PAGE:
Whisky Magazine Issue 50
This article is 8 years old and some information provided may be time sensitive. Please check all details of events, tours, opening times and other information before travelling or making arrangements.
Copyright Whisky Magazine © 1999-2013. All rights reserved. To use or reproduce part or all of this article please contact us for details of how you can do so legally.
It's all a question of balance. Ian Wisniewski explains how a good Sour can put a smile on your face
As a style of cocktail the Sour applies the same treatment to various spirits, with the first sip revealing how appropriately it's named. Lemon juice provides the sourness, and the challenge lies in attaining a balance between the sourness, sweetness and the spirit, without allowing any individual element to dominate.
The Whisky and Brandy Sour were the original exponents of this style, and have been popular since the mid-19th century. However, the options also include gin, rum and pisco, with the Pisco Sour being Peru and Chile's national cocktail.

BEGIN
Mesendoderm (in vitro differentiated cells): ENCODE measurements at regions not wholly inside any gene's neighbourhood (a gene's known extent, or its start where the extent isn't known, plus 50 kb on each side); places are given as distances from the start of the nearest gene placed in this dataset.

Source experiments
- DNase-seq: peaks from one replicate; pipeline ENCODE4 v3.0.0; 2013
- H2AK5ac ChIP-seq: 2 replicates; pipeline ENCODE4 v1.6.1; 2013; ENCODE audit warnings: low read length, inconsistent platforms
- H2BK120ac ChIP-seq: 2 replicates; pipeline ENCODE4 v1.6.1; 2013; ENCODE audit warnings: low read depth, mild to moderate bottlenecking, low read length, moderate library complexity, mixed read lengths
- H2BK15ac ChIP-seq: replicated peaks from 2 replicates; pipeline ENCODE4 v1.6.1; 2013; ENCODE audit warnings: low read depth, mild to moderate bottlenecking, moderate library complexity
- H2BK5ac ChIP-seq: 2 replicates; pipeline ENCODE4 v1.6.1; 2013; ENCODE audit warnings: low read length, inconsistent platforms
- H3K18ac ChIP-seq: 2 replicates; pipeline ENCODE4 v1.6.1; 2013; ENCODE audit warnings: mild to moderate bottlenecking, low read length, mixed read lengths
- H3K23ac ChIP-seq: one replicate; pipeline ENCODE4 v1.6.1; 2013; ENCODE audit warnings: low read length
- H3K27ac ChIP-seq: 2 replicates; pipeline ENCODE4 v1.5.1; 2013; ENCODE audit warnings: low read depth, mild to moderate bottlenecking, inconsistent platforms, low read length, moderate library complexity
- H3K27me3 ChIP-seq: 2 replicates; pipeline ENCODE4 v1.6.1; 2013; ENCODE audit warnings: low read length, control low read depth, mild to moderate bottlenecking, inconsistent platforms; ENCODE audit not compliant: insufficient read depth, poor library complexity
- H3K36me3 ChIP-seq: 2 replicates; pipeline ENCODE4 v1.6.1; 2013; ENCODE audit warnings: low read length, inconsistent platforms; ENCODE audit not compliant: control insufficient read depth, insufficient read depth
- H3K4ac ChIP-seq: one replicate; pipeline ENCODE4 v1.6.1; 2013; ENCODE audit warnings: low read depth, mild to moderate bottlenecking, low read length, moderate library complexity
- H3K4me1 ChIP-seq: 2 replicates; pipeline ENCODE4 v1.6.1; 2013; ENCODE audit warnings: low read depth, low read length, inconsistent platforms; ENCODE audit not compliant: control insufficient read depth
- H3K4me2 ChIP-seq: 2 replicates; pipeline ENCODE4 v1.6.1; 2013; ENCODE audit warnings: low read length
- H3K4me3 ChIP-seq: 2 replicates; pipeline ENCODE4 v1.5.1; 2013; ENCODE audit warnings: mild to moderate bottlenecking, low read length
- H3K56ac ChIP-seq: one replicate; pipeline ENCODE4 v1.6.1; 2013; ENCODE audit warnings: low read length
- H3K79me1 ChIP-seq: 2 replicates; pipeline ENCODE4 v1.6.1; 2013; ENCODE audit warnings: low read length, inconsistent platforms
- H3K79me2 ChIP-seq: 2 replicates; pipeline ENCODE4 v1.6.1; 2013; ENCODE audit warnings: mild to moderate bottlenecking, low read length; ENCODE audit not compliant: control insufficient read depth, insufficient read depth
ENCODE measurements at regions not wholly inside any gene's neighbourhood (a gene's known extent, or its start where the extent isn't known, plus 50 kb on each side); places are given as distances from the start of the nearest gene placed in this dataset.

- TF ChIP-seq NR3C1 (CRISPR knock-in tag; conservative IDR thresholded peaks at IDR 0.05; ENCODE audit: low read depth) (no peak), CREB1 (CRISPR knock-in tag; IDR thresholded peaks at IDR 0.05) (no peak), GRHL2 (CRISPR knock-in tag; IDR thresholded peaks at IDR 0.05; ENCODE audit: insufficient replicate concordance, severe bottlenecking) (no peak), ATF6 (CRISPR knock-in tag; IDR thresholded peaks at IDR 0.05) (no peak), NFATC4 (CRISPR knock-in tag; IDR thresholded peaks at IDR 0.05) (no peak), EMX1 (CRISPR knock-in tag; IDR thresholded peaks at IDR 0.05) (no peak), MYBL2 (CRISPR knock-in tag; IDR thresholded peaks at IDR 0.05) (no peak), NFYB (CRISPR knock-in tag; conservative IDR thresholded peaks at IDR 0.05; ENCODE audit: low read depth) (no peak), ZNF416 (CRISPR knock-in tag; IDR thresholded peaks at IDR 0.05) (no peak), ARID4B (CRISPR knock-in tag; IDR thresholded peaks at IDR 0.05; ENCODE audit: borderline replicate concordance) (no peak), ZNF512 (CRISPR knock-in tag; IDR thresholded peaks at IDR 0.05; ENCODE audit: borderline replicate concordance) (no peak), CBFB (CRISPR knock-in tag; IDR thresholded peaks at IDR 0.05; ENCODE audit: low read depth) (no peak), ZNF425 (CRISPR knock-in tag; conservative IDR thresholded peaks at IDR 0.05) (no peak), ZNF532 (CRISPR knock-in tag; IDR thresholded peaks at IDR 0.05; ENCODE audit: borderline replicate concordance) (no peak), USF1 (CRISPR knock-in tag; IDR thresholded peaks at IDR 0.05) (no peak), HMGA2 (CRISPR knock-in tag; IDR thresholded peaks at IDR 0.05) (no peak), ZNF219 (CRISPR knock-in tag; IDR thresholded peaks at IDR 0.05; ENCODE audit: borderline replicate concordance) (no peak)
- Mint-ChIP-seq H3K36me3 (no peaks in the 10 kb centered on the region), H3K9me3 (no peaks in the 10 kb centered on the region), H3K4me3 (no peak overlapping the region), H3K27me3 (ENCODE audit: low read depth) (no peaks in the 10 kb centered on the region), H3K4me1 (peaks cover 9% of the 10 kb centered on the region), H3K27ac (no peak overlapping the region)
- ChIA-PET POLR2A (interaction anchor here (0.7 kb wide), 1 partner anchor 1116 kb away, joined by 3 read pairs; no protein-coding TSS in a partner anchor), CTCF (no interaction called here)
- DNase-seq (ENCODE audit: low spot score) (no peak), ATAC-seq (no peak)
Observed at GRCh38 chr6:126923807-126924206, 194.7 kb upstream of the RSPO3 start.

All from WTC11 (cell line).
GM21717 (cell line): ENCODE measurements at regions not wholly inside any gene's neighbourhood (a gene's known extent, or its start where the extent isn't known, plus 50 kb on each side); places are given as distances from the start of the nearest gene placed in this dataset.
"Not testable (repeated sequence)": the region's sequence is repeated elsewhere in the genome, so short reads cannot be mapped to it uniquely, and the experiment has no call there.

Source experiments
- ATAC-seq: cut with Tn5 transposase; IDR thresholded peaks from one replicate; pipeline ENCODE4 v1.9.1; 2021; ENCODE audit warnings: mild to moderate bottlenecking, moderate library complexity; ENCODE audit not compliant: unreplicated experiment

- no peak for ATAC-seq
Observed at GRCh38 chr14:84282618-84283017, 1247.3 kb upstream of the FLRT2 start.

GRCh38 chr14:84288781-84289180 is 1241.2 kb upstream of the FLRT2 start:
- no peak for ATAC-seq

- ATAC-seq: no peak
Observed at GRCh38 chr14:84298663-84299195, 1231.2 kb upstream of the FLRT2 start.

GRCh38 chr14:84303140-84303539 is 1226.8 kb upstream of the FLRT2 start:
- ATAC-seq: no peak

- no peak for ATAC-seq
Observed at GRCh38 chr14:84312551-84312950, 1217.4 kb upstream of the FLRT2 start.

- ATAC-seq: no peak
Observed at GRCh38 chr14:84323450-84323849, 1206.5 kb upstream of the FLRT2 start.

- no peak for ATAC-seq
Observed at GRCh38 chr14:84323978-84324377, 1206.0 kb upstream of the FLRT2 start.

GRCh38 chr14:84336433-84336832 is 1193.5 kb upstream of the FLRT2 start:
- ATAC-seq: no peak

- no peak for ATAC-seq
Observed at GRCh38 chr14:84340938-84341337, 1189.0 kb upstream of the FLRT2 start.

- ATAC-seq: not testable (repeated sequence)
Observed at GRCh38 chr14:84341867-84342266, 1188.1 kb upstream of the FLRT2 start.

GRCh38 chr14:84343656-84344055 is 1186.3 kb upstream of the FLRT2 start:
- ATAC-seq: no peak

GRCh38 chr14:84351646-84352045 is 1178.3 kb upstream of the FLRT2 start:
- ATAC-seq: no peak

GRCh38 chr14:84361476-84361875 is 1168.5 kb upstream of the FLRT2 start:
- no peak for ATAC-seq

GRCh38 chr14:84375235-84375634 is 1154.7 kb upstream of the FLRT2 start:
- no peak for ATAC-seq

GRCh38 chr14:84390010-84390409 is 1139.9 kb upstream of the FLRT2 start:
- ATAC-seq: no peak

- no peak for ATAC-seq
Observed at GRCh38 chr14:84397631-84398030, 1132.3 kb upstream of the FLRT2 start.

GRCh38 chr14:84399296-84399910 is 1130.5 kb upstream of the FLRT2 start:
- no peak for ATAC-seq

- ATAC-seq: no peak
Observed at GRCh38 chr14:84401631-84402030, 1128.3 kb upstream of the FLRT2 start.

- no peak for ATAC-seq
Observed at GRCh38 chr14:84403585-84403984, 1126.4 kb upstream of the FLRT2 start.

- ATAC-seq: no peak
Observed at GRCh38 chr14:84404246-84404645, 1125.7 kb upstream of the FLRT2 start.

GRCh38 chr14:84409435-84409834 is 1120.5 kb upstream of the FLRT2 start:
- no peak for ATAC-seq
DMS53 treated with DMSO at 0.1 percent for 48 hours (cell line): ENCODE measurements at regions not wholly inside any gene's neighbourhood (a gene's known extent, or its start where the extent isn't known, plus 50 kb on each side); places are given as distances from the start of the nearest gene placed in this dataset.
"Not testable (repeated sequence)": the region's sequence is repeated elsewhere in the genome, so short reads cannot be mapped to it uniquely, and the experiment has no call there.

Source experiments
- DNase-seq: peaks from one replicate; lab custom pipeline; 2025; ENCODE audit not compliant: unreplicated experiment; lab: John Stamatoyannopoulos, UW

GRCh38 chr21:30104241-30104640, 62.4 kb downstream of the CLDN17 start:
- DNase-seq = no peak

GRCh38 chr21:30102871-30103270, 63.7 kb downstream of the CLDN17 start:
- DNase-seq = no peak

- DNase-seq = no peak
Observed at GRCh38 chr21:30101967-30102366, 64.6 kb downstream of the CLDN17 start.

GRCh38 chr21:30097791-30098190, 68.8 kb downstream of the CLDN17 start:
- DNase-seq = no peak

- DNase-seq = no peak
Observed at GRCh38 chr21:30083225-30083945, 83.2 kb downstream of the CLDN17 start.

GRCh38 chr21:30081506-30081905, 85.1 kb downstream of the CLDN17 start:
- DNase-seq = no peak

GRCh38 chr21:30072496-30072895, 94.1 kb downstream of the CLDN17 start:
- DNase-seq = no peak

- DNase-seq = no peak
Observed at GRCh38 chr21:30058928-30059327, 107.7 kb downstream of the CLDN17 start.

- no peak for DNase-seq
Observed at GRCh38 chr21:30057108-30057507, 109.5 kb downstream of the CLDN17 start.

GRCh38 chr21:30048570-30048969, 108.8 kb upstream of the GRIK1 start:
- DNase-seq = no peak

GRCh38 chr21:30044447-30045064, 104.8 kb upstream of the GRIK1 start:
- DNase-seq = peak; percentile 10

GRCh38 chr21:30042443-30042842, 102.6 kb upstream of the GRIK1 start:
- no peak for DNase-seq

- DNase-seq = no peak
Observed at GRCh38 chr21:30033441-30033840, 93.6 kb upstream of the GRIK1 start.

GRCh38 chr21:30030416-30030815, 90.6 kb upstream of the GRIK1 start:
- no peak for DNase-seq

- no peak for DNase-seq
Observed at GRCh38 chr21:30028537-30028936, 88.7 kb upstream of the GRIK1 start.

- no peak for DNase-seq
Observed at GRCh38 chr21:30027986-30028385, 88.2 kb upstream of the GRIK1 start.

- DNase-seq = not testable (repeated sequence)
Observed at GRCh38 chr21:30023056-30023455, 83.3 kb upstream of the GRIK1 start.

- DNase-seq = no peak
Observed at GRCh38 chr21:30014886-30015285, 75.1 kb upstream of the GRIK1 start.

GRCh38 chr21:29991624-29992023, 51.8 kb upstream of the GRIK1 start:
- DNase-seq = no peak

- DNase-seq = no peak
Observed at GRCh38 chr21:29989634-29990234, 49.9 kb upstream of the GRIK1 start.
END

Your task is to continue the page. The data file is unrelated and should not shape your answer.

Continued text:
Various Whisky Sour recipes stipulate bourbon, and as this offers more sweetness than rye whiskey, it's an ideal starting point in gaining a sweet/sour balance. Meanwhile, substituting with blended Scotch is hardly unusual on the cocktail circuit.
The choice of whisky, not to mention the brand, really does matter as the character comes through clearly in the resulting cocktail. The difference between a bourbon and blended Scotch for example is immediately apparent (as are peating levels).
For the most impressive sourness lemon juice must be freshly squeezed. Any variation in levels of sourness from different lemons is usually minimal, with fresher fruit more consistent.
Adding sweetness in the form of sirop de gomme (sugar syrup) is standard practise, as it can be incorporated into the cocktail more readily than sugar. However, sugar syrup can be flavoured with additional ingredients, which may add a floral note to the recipe...